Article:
13.72         It could be argued, however, that the Canadian model is popular there because it addresses problems that had arisen in North America but these problems have not arisen in Australia:

Do you set up a permanent institution to guarantee credit performance? Arguably, credit has not ever been an issue on mortgage backed securities that have been issued in Australia. There has never been a credit loss on a rated mortgage backed security in Australia, so why do you need the government to guarantee something that does not need a guarantee?... The other aspect of it is: do you want to set up a permanent institution that will enable the ratio of bullet securities to the total amount of mortgages being financed to be increased further? That is a separate question to whether a government should be guaranteeing mortgage backed securities.[81]

13.73         Some supporters of the AOFM programme do not want a permanent government agency:

The Agency model is the securitisation of mortgage backed securities by Government agencies...ME Bank does not support the agency model as it does not result in a market led approach, instead relying upon a Government intermediary interposing with the market, restricting investor choice. This also disconnects each issuer from a direct relationship with investors creating concentration risk.[82]

13.74         When Treasury was asked for their opinion, they referred the Committee to their submission to an earlier inquiry. The submission concluded:

A Canadian-style program of support to the RMBS market, under which the Government guaranteed RMBS issued by lenders or purchased such RMBS outright using proceeds from the issuance of government-backed debt securities, could potentially enhance smaller lenders’ access to funds. However, it is not clear that such an intervention would necessarily result in substantially greater choice and lower interest rates for mortgage borrowers, or that the benefits of the proposal would outweigh the associated risks and costs.[83]

Committee comment

13.75         The Committee believes that enhancing the securitisation market would facilitate smaller organisations providing competitive pressure to the major banks. It therefore believes that proposals suggested by market players should at the least be investigated further. It does not at this time favour the introduction of a programme of government support such as that in Canada. It would, however, like to see some more research done into how the Canadian model could be applied in Australia so that a scheme is in the 'bottom drawer' of the authorities ready to be implemented quickly if circumstances warrant it.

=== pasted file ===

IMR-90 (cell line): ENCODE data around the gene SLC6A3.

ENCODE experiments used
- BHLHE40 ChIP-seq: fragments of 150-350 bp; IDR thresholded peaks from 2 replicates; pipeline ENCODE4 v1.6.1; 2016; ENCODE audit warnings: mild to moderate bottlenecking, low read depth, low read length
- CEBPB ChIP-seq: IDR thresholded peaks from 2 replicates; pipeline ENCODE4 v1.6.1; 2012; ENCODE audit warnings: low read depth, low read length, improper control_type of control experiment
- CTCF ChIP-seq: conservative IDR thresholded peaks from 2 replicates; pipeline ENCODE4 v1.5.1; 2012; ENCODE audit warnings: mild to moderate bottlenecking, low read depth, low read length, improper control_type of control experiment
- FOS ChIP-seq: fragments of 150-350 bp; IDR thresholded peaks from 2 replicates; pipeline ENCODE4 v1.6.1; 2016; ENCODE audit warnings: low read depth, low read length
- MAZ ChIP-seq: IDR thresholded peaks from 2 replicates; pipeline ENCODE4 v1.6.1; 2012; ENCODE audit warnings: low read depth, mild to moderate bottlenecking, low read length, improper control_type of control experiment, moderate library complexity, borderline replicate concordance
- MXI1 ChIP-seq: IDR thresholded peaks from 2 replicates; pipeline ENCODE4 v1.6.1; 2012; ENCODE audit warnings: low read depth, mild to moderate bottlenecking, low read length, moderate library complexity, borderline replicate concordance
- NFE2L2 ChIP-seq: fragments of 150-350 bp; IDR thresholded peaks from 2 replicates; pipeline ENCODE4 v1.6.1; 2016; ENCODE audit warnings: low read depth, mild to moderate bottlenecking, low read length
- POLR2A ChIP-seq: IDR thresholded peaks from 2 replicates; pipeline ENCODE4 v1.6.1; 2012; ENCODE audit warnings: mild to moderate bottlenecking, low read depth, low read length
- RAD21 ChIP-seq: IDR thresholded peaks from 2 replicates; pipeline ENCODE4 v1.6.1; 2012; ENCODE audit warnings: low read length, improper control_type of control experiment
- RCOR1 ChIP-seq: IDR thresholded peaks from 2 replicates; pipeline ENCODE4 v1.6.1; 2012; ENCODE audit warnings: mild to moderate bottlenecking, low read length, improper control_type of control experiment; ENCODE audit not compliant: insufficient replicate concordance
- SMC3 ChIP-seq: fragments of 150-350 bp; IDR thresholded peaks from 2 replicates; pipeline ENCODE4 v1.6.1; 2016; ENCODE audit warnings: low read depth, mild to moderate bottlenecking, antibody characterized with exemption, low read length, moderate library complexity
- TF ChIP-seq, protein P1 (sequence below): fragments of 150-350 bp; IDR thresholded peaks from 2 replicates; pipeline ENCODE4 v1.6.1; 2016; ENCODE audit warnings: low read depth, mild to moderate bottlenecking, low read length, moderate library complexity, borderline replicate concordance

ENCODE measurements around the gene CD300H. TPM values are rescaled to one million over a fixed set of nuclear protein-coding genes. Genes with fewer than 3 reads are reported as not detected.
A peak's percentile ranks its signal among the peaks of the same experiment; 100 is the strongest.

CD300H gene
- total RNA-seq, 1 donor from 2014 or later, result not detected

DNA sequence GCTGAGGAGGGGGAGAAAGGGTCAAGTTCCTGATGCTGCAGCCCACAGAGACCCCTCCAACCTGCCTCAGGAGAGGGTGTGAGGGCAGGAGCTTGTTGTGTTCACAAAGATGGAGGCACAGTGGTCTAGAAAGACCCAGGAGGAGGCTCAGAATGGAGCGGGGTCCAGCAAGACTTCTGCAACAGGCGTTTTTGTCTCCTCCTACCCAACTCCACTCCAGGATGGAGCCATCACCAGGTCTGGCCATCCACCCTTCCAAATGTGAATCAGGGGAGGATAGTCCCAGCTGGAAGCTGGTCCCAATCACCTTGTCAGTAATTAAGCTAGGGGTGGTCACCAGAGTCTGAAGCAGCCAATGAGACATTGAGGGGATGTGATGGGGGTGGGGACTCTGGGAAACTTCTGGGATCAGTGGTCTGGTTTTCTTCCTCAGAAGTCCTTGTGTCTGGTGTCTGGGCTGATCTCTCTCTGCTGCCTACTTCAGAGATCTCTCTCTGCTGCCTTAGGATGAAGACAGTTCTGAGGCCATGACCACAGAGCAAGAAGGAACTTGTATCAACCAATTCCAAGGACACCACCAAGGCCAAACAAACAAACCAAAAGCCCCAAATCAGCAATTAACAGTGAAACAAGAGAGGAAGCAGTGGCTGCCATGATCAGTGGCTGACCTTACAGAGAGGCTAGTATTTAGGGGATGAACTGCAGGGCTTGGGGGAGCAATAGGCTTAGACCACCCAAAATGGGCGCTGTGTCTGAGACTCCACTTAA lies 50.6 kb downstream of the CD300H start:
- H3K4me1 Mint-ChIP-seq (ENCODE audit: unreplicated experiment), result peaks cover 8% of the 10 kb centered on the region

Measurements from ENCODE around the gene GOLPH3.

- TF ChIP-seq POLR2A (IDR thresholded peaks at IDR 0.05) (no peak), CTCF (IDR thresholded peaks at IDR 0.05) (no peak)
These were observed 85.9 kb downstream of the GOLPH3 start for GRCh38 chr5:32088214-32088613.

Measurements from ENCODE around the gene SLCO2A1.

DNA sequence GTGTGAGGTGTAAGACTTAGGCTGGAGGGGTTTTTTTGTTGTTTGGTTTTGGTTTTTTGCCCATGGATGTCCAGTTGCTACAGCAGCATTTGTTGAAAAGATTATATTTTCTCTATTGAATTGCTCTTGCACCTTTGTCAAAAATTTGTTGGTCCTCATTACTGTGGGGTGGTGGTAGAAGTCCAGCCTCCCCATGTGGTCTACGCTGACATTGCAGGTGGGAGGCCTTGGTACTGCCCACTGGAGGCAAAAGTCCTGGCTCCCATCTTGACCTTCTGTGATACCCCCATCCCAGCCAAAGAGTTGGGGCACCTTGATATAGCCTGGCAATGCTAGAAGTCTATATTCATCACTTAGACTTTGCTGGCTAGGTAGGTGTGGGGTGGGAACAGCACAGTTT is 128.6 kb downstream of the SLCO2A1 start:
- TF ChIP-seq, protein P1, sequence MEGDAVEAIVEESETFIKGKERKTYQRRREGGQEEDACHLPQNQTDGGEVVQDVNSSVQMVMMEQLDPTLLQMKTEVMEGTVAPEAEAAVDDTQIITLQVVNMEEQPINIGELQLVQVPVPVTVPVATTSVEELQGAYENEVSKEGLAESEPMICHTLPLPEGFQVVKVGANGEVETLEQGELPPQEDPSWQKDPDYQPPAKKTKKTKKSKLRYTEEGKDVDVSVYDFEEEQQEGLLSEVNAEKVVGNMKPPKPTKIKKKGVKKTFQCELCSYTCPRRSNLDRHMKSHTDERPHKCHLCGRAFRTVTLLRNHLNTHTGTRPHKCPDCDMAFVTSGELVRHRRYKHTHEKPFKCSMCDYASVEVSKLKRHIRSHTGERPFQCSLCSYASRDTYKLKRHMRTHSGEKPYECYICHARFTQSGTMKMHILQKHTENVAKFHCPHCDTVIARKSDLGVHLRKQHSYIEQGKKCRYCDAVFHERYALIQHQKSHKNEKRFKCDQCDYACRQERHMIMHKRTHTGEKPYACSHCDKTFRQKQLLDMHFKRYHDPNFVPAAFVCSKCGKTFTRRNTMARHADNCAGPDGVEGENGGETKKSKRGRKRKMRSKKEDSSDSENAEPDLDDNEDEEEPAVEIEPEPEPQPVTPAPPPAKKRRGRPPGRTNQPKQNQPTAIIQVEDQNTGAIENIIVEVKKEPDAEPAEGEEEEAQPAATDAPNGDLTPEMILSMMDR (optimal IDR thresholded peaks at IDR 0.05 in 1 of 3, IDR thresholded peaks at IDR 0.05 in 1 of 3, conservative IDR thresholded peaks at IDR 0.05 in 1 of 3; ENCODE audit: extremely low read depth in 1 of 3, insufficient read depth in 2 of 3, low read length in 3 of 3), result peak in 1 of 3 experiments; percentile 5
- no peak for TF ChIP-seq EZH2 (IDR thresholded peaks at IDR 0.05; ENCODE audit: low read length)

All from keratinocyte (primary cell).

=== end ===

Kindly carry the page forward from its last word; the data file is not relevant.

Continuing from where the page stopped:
Recommendation 27

13.76         The Committee recommends that the Government commission a survey of potential demand for types of asset backed securities.

Recommendation 28

13.77         The Committee recommends that the broader inquiry into the financial system investigate ideas that may further the participation of smaller lenders in the securitisation market, such as greater standardisation and disclosure, liquidity support for securities issued by mutual ADIs meeting certain quality standards and better co-ordination between regulators.

Recommendation 29

13.78         The Committee recommends that Treasury develop a plan to introduce a support programme for RMBS similar to that operating in Canada in case a future deterioration in the securitisation market requires its introduction.

Covered bonds

13.79         The Government announced in its December 2010 package that it will amend the Banking Act 1959 to allow Australian ADIs to issue covered bonds.[84] These are bonds giving the holder a preferred claim on a specific group of assets on a bank's balance sheet. They differ from RMBS in that the assets stay on the banks’ balance sheet but are 'ring-fenced' to give investors priority over depositors and other creditors in the event of the issuer going bankrupt.

13.80         Covered bonds offer 'dual recourse' as:

If the cover assets are not sufficient to meet the bond payments in full, covered bondholders also have an unsecured claim on the issuer to recover any shortfall. In that case they would stand on an equal footing with the issuer’s other unsecured creditors.[85]

13.81         Treasury comment:

This initiative is designed to strengthen and diversify the financial system's access to cheaper, more stable and longer duration funding in domestic and offshore wholesale capital markets.[86]

13.82         The attraction of covered bonds for the issuer is that they should be able to be issued with a lower interest rate:

It will be cheaper because our wholesale funding is AA rated and covered bonds are typically AAA rated.[87]

ING Direct, for example, has a long term rating of A+ from Standard and Poor's but could issue a covered bond with a AAA rating.[88]

13.83         One caveat on this is that, as described in Chapter 12, government‑guaranteed bonds were also expected to be issued at lower yields but, for reasons still not clear, the market priced them instead at the issuer's rating.

13.84         Proposals to allow the issuance of covered bonds are welcomed by a number of submitters: is another important step in diversifying funding and we would like to take advantage of it.[89]

...covered bonds have a role in expanding and widening the investor base and in diversifying the funding base of ADIs.[90]

I believe that covered bonds are a good move. That will improve the funding position of all the players.[91]